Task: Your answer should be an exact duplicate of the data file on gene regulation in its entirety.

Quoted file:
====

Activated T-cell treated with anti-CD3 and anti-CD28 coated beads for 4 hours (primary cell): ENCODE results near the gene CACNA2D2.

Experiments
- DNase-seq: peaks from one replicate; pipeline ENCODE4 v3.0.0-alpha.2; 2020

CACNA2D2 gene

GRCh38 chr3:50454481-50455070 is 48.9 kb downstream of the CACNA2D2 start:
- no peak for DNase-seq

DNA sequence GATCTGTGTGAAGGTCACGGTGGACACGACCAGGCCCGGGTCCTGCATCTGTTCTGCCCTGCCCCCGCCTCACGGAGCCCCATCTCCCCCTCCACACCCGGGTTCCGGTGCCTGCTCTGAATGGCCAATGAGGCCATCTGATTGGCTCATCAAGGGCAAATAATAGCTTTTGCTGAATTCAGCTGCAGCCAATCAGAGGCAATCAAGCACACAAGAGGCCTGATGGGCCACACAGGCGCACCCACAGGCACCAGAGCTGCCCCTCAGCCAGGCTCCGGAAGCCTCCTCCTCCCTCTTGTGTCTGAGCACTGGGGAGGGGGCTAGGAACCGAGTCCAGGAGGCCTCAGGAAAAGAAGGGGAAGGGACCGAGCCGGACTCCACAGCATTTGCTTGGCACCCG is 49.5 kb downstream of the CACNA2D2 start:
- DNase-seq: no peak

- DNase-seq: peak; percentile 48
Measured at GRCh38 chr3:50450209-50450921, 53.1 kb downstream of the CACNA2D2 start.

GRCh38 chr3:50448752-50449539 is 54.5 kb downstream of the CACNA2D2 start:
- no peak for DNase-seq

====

Activated T-cell treated with anti-CD3 and anti-CD28 coated beads for 4 hours (primary cell): ENCODE results near the gene CACNA2D2.

Experiments
- DNase-seq: peaks from one replicate; pipeline ENCODE4 v3.0.0-alpha.2; 2020

CACNA2D2 gene

GRCh38 chr3:50454481-50455070 is 48.9 kb downstream of the CACNA2D2 start:
- no peak for DNase-seq

DNA sequence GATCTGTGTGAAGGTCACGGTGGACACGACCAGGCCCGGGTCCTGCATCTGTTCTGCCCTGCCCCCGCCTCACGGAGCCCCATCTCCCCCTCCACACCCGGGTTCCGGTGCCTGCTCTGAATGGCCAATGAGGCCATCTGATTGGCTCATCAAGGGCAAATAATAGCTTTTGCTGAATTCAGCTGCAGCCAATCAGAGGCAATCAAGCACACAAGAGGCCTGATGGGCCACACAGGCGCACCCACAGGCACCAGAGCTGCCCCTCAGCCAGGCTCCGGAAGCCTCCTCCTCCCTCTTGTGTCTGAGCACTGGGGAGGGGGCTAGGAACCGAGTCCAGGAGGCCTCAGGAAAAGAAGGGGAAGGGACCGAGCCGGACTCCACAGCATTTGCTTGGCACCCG is 49.5 kb downstream of the CACNA2D2 start:
- DNase-seq: no peak

- DNase-seq: peak; percentile 48
Measured at GRCh38 chr3:50450209-50450921, 53.1 kb downstream of the CACNA2D2 start.

GRCh38 chr3:50448752-50449539 is 54.5 kb downstream of the CACNA2D2 start:
- no peak for DNase-seq